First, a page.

MELISSA BLOCK, HOST:
When you buy an e-book, commentator Andrei Codrescu points out, there are physical benefits.
ANDREI CODRESCU, BYLINE: When I retire, I promised myself I will read all the great books I said I would read one day, and I'll reread all the books I once loved. And all my life, it seems I carried boxes full of these books from one city to another, from one house to another, and I furnished endless rooms and gave away hundreds of volumes, and I put out my back many times. And as soon as I retired, I was ready to begin. I picked up my featherlight Kindle, the great chiropractor, and took off for the woods, where I've been ever since reading books I never intended to, things like "Books Fatal to Their Authors," a lovely history of books that literally got their authors killed by various religious and lay inquisitions.
And when I got back to my study, the books on the shelves glared at me as I sat down to write an update beginning: You books tried to kill me with your great number and weight. Now, I certainly hope that they are as innocent as they look because an Earthquake could make that true yet. And in this matter of books, you can never be sure how many are too many and how heavy is heavy. I hear my friends in the book business moaning with anguish at my trivial concern for my physical body, my apparent disregard for the old paperweights.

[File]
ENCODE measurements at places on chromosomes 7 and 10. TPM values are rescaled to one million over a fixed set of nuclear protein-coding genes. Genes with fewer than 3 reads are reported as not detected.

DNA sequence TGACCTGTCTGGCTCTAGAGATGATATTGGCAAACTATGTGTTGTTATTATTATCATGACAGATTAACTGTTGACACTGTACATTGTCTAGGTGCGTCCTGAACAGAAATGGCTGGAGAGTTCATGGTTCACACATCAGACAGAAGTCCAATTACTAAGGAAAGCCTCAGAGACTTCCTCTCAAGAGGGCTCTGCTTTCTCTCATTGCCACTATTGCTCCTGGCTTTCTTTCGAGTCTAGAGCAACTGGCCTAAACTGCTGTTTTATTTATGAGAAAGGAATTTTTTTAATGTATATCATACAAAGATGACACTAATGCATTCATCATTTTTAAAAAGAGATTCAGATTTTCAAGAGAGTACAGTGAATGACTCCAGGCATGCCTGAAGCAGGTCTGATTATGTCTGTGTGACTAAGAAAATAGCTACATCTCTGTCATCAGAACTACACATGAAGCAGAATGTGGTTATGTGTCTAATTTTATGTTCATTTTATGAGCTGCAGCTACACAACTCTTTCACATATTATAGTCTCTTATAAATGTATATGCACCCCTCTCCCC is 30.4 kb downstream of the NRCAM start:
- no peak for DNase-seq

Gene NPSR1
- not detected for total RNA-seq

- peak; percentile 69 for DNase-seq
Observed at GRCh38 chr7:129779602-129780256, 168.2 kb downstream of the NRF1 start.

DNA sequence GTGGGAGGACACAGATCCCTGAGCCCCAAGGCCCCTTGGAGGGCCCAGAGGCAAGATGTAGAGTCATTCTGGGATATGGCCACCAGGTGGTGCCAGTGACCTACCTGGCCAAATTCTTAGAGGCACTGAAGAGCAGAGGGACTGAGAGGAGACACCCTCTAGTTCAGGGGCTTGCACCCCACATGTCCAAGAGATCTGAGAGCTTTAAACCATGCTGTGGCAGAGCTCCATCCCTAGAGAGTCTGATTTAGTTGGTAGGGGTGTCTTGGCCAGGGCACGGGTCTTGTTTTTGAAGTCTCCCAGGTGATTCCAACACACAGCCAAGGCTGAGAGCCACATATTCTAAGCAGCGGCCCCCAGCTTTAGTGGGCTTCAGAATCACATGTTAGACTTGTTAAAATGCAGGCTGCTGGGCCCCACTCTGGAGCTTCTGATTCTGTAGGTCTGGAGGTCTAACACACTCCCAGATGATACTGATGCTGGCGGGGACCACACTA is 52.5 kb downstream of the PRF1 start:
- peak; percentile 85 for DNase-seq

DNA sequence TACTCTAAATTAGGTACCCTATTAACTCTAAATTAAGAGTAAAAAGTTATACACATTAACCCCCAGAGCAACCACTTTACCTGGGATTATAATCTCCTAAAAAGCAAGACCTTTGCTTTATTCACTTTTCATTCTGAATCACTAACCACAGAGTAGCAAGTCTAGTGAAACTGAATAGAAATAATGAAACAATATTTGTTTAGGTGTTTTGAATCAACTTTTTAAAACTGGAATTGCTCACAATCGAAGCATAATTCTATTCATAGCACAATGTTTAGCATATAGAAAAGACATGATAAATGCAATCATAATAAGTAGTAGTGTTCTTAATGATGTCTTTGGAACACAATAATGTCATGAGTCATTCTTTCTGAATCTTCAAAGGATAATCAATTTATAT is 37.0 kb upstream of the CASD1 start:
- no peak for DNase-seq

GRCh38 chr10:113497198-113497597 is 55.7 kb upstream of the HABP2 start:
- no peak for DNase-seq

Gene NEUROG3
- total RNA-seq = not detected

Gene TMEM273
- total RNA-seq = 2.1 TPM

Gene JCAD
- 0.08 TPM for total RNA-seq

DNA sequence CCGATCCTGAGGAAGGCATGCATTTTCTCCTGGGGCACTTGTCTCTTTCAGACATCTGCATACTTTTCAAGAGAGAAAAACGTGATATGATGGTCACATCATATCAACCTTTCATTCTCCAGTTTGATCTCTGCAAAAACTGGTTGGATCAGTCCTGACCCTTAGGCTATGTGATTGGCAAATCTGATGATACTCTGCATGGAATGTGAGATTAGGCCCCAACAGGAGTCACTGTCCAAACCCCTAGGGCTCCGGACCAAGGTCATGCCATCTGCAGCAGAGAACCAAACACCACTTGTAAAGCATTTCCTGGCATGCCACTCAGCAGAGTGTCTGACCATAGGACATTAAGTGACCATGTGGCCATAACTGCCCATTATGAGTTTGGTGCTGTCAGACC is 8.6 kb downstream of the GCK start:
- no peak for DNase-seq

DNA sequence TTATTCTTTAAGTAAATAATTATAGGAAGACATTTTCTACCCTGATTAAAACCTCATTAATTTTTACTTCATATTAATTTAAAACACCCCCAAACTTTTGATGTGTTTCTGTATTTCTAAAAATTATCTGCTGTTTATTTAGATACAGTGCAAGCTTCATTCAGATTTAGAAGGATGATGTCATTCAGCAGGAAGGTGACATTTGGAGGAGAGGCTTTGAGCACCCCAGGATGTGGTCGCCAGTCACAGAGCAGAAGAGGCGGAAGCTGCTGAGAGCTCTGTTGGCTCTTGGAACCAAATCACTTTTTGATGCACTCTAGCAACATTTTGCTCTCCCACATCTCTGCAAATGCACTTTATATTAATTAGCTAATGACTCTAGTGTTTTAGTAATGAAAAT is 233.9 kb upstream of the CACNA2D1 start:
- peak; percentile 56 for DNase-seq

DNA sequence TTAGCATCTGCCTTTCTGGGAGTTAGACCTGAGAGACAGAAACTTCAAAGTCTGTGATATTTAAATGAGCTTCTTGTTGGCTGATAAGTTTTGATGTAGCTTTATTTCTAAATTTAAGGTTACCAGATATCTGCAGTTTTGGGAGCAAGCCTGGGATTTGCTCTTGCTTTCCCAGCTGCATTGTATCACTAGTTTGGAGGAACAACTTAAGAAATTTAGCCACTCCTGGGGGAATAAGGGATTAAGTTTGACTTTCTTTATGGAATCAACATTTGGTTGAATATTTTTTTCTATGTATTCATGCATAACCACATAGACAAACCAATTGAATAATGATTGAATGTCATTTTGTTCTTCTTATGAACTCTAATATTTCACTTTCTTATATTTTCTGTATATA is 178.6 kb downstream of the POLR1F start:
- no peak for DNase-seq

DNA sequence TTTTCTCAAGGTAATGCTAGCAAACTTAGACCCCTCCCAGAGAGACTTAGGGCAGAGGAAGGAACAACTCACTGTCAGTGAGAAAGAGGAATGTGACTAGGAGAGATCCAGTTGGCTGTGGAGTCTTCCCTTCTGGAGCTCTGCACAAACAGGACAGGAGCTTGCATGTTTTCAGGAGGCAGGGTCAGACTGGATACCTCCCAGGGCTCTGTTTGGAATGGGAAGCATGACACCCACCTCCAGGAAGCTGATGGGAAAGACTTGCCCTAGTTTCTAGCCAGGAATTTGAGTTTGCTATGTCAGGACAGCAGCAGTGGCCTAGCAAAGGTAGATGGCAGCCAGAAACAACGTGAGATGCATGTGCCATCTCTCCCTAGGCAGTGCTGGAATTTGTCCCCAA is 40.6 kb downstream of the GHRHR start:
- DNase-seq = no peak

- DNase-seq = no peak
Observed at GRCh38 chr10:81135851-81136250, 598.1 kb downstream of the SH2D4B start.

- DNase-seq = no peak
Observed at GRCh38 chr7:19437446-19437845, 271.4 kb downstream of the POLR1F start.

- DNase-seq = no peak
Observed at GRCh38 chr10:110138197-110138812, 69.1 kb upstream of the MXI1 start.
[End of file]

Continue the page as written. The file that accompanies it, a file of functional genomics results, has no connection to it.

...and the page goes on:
Why aren't you shouting about evil Amazon bringing about the end of the book, the end of choice and our vanishing profit margins, about Amazon that like its namesake, the river, is washing every word away in its swell? But I stand concerned only about my back and what books have done to my spine over the years, my flexible spine that, in the name of culture, conspired with my stiff upper lip to keep me from toppling into a grave of my gravest books. I think I have become a selfish monster. I would rather be washed away than wail in pain.
BLOCK: Andrei Codrescu has done his share to increase back pain. He has written 40 books.